Factors affecting sparging efficiency (Part 1)

by | Apr 1, 2022 | Oenology research, Winetech Technical

A recent study investigated various sparging parameters and assessed the effectivity, while monitoring certain wine constituents.

 

Introduction

Winemakers often use inert gas sparging to displace dissolved oxygen molecules in wine, thereby reducing the risk of oxidation. Even though sparging operations are regularly used in the cellar, there seems to be a lack of information regarding 1) parameters that can influence the efficacy of the sparging, and 2) the exact effects of sparging on the wine composition.

It is generally believed that the sparging of wine with the goal of reducing the dissolved oxygen content will inadvertently “blow off” aroma compounds, thereby reducing the aromatic intensity and altering the sensory perception of the wine. Theoretically, the volatile components can desorb into the gas during sparging in the same manner that dissolved gasses do, but the significance of potential losses needs to be qualified and quantified to assess if the effects have oenological importance.

Researchers from the South African Grape and Wine Research Institute, Stellenbosch University (James Walls, Steven Sutton, Dr. Carien Coetzee and Prof. Wessel du Toit) conducted a Winetech-funded study to investigate the effect of certain variables, such as inert gas flow rate, gas composition, duration of sparging, number of sparging cycles, wine temperature and the utilisation of a diffusion stone (bubble size), while also assessing the influence of the different sparging regimes on the wine’s composition. The findings of this study were published in an MScAgric thesis in 2020 titled, Effect of oxygen management on white wine composition by James Walls.1 The main findings from this study will be reported in this two-part article.

 

Materials and methods

Sauvignon blanc (Stellenbosch) and Chenin blanc (Breede River Valley) wines were exposed to several sparging regimes. The wines were made according to the respective wineries’ standard practices and were considered bottle-ready at the time of collection. The experiments were conducted in four custom-built stainless steel tanks with a 65 L capacity each. Inert gas sparging was done using two types of gas; 1) nitrogen (N2), and 2) a mixed gas consisting of 70% N2 and 30% carbon dioxide (CO2).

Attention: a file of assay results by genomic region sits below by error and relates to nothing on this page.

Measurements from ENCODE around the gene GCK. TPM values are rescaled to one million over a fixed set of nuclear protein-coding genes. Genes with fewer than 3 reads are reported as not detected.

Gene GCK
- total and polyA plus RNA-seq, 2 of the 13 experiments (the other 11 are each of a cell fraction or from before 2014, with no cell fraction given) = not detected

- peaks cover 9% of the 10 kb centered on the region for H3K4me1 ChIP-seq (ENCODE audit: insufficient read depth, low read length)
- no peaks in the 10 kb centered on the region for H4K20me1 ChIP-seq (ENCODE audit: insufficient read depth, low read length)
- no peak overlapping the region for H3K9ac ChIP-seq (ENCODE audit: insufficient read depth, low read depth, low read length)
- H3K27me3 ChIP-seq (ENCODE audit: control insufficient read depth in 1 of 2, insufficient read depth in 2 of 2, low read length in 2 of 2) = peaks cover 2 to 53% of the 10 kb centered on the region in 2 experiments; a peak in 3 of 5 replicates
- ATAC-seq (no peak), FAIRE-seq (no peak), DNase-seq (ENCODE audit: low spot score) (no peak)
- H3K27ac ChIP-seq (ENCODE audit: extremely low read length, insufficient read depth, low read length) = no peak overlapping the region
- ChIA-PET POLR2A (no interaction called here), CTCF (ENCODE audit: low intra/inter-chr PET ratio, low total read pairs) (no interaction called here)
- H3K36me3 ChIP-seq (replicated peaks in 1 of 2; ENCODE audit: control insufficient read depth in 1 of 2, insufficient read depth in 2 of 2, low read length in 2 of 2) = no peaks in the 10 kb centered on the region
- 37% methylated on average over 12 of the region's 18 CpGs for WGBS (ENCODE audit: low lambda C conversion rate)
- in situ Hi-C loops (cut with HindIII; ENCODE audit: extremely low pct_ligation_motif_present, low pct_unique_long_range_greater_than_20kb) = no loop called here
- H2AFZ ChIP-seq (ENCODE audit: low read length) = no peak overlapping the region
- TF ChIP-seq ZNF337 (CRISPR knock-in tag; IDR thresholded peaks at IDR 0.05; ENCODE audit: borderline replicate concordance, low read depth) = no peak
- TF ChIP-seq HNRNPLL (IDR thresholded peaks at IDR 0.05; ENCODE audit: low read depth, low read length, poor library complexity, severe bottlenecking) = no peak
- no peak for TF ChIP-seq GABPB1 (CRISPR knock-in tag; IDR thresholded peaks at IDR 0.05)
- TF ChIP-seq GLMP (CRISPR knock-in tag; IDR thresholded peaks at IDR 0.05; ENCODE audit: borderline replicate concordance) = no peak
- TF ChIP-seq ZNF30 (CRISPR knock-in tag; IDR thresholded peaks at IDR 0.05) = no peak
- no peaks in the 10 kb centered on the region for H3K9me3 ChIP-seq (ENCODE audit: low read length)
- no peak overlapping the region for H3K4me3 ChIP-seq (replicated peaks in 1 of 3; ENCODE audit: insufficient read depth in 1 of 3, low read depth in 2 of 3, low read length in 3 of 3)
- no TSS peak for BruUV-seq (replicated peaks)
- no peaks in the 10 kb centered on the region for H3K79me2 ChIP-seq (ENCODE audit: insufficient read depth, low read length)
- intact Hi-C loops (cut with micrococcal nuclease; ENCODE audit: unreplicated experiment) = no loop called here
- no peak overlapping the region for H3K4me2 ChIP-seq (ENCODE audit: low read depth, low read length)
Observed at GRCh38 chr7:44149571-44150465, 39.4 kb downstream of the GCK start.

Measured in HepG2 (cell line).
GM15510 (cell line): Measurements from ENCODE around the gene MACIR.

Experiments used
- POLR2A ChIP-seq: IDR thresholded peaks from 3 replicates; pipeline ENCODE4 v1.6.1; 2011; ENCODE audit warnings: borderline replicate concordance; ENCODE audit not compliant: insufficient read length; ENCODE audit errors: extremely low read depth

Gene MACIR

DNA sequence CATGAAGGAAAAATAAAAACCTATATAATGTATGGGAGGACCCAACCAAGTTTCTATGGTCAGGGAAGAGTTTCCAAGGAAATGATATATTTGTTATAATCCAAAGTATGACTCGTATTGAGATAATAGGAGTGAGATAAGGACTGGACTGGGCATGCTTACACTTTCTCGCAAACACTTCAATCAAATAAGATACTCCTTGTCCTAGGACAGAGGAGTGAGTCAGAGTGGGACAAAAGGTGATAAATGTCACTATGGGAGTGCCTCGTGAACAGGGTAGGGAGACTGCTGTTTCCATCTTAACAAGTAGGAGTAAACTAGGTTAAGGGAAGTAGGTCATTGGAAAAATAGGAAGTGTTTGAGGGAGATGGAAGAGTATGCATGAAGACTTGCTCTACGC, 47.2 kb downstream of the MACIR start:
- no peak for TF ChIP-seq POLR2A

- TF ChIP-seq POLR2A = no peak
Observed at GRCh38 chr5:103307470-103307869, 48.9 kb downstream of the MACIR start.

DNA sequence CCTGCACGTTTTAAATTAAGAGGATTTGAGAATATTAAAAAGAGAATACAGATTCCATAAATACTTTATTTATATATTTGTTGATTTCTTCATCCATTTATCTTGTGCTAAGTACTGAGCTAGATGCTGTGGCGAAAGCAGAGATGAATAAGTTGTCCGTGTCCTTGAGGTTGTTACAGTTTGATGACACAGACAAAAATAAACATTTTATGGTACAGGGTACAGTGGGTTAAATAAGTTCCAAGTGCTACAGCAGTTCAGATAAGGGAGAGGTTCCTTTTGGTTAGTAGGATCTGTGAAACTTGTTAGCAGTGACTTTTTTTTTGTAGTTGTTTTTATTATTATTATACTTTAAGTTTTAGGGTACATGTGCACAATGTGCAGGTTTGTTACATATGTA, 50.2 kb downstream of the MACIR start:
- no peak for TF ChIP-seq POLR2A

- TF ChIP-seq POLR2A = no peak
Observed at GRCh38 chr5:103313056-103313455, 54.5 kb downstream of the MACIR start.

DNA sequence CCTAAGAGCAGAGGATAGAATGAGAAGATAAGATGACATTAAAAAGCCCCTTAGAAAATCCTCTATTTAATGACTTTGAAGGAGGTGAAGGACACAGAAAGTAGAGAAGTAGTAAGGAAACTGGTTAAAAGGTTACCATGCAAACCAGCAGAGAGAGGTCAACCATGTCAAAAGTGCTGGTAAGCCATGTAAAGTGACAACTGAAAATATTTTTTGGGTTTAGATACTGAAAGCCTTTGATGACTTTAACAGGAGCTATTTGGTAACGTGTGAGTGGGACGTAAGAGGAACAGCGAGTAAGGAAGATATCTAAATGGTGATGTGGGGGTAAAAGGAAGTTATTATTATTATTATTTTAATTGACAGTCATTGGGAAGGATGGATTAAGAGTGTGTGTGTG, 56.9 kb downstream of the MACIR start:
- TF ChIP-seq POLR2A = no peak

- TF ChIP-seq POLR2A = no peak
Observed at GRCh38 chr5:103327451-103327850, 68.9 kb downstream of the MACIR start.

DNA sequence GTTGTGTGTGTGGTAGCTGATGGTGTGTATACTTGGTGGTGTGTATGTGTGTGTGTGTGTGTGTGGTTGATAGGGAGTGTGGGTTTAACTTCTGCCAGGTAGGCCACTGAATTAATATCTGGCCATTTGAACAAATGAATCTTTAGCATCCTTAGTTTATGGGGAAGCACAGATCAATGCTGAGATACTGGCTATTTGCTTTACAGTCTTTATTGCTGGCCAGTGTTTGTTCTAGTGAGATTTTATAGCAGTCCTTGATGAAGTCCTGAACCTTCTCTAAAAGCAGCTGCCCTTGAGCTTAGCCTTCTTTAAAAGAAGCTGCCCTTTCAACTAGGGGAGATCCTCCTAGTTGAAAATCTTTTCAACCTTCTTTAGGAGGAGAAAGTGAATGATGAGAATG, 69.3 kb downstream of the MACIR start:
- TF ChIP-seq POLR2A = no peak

General settings (applicable to all experiments unless specified otherwise):

  • Before sparging with inert gas, the dissolved oxygen concentration of the wines was increased to 3 mg/L using medical grade oxygen (99.8%).
  • Sparging of inert gas was done at a flow rate of 120 mL N2/(L of wine/minute).
  • Sparging was performed using a 15 μm stainless steel diffusion stone.
  • Inert gas sparging ceased when the dissolved oxygen concentration reached < 0.3 mg/L.
  • The wine was continuously mixed using an automated homogenising mixer during sparging.
  • Experiments were performed at two temperatures, 18°C and 10°C.

 

Experiment 1: Testing the effect of gas flow rate and wine temperature during sparging

The wine was sparged with N2 using two gas flow rates:

  • 120 mL N2/(L of wine/minute).
  • 280 mL N2/(L of wine/minute).

 

Oxygen removal results

There was no significant difference in the rate of oxygen removal when comparing different inert gas flow rates (at either temperature tested). The lack of sparging improvement can be attributed to the fact that when applying a higher flow rate (in combination with the mixer) bubbles coalesce and rise to the surface more readily, resulting in less time for oxygen desorption to occur.3

Oxygen removal efficacy improved as the wine temperature increased. This is in accordance with Henry’s Ideal gas laws where, as the temperature increases, the difference in the partial pressure value required for the expulsion of dissolved oxygen, decreases, resulting in a decrease in gas solubility and faster removal of dissolved oxygen.4,5

 

Effect on carbon dioxide content

The higher flow rate of inert gas sparging resulted in a greater loss of dissolved CO2 compared to the lower flow rate (at either temperature tested).